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Rubinstein Collection Vol 54 - Schubert: Sonata, Etc

Release Date: 10/10/2000 
Label:  Rca Victor Red Seal Catalog #: 63054   Spars Code: ADD 
Composer:  Franz Schubert
Performer:  Artur Rubinstein
Number of Discs: 1 
Recorded in: Stereo 
Length: 1 Hours 10 Mins. 

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Works on This Recording

Sonata for Piano in B flat major, D 960 by Franz Schubert
Performer:  Artur Rubinstein (Piano)
Period: Romantic 
Written: 1828; Vienna, Austria 
Date of Recording: 04/22/1965 
Venue:  RCA Italiana Studios, Rome, Italy 
Length: 35 Minutes 57 Secs. 
Fantasy for Piano in C major, D 760/Op. 15 "Wanderer" by Franz Schubert
Performer:  Artur Rubinstein (Piano)
Period: Romantic 
Written: 1822; Vienna, Austria 
Date of Recording: 04/1965 
Venue:  RCA Italiana Studios, Rome, Italy 
Length: 21 Minutes 14 Secs. 
Impromptus (4) for Piano, D 899/Op. 90: no 3 in G flat major by Franz Schubert
Performer:  Artur Rubinstein (Piano)
Period: Romantic 
Written: 1827; Vienna, Austria 
Date of Recording: 03/23/1961 
Venue:  American Academy of Arts & Letters, NYC 
Length: 6 Minutes 6 Secs. 
Impromptus (4) for Piano, D 899/Op. 90: no 4 in A flat major by Franz Schubert
Performer:  Artur Rubinstein (Piano)
Period: Romantic 
Written: 1827; Vienna, Austria 
Date of Recording: 03/23/1961 
Venue:  American Academy of Arts & Letters, NYC 
Length: 6 Minutes 43 Secs. 

Sound Samples

Molto moderato
Andante sostenuto
Scherzo: Allegro vivace con delicatezza
Allegro, ma non troppo
Allegro con fuoco, ma non troppo
No. 3 in G-flat
No. 4 in A-flat

Customer Reviews

Average Customer Review:  1 Customer Review )
 5 Star Schubert from a non-specialist December 22, 2011 By T. Drake (South Euclid, OH) See All My Reviews "The performances compiled on this CD were recorded from 1961-1965.

Rubinstein never played much Schubert in concert or on record. With the exception the Minuetto from the G major Sonata, the contents of this CD constitute Rubinstein's entire recorded Schubert repertoire. This is a pity, as these performances are more natural sounding and enjoyable than those by many Schubert "specialists."

The Impromptus were recorded in 1961. The G-flat Impromptu is played in Rubinstein's usual straightforward style, with the accompaniment exquisitely balanced against the melody. The A-flat Impromptu is a deceptively simple performance, the repeated note "falling" theme sounding as if it were being pulled Earthward by gravity.

For the original LP release, Rubinstein coupled the Wanderer Fantasy with the Liszt Sonata as a demonstration of how Schubert anticipated Liszt's cyclical musical construction. As played by Rubinstein, the Fantasy emerges as more of an architectural masterpiece than a virtuoso calling card. In some of the more bravura sections, he is clearly holding back a little, but the performance does not suffer from Rubinstein's refusal to show off. Incidentally, Rubinstein, who was never particularly concerned with learning a piece from an authoritative printed edition, does not play the left hand D-natural at the end of the second movement. In the nearly unplayable fugue, where many pianists cover up the difficulties in a haze of pedal, Rubinstein firmly sounds every note. A solid performance.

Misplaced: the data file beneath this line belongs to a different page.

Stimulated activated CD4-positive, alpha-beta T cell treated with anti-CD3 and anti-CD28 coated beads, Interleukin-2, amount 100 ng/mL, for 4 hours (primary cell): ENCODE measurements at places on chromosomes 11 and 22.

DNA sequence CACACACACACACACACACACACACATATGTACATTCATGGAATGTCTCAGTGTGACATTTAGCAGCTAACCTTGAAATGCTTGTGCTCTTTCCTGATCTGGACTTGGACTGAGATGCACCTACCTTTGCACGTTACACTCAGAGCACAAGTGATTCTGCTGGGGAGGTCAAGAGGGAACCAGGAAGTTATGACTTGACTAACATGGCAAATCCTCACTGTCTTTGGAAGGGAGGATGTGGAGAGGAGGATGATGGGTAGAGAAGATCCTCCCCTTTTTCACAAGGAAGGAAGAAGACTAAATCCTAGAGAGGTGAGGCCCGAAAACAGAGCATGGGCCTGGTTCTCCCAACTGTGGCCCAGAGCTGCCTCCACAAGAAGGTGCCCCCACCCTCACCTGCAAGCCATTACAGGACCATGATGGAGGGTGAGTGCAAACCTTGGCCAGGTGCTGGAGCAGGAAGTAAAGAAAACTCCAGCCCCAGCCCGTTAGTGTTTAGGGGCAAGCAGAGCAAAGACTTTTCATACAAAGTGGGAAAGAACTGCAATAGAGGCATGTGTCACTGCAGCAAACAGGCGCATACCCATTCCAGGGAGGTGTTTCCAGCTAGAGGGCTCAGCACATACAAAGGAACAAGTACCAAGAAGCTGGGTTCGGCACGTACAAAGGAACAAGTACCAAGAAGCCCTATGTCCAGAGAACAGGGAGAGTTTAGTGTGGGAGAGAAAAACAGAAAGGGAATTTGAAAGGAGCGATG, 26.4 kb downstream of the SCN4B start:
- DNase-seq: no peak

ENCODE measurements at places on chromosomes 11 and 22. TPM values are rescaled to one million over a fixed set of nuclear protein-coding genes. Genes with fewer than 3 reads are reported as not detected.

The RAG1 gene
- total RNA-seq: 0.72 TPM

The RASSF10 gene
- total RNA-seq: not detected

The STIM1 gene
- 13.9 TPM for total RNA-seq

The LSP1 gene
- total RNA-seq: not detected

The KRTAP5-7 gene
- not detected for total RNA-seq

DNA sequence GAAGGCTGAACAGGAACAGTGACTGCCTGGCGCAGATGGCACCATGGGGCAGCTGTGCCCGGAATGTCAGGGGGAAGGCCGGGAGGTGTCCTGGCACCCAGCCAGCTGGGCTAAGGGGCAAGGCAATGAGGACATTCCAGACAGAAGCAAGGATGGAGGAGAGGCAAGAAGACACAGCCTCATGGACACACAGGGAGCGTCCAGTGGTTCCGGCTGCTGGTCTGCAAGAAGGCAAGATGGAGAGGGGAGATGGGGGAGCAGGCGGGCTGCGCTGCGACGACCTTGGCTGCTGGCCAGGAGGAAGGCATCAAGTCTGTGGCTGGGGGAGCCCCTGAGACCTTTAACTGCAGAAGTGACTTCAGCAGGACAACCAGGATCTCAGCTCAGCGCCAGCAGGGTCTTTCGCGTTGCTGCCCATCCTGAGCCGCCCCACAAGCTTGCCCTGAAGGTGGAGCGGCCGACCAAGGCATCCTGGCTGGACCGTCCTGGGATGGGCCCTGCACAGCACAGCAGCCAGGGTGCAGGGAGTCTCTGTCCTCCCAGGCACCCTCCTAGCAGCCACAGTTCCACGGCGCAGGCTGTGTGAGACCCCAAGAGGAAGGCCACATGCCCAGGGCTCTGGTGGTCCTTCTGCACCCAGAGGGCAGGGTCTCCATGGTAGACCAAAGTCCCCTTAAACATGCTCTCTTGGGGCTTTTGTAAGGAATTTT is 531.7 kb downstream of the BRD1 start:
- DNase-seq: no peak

Rubinstein had a difficult relationship with the B-flat Sonata, Schubert's final essay in the form. He attempted to record it four times: twice in 1963, again in 1965, and finally returning to the studio for a last attempt in 1969. Rubinstein approved the 1969 version, which was released to lukewarm critical reception. It was generally felt at the time that Rubinstein had allowed himself to "over-think" the piece and the performance was rather bogged down and joyless. The 1965 version, first released in 1987 with the authorization of the Rubinstein family and included on this CD, is far more natural. Phrasing, tempi, and rubato are all unforced and sponteneous sounding. It is noteworthy to compare this performance with Alfred Brendel's various recordings. Though Rubinstein was 78 when this recording was made, the elder pianist sounds far more youthful many of his chronologially younger peers. It goes without saying that Rubinstein's legendary tone is infinitely more beautiful than, say, Brendel's annoyingly shallow sonority. Many pianists have tried to impose upon this work the notion of the Winter Wanderer Shadowed by Death - as if Schubert were pre-channelling Mahler. Rubinstein doesn't downplay Schubert's suffering, but his performance reminds us that Schubert was, after all, only 31 when he completed this masterpiece. Incidentally, for those who keep track of such matters, Rubinstein does not play the first movement repeat in either of his recordings of this work.

RCA has done their usual fine job remastering Max Wilcox's well recorded original tapes. Highest recommendation."
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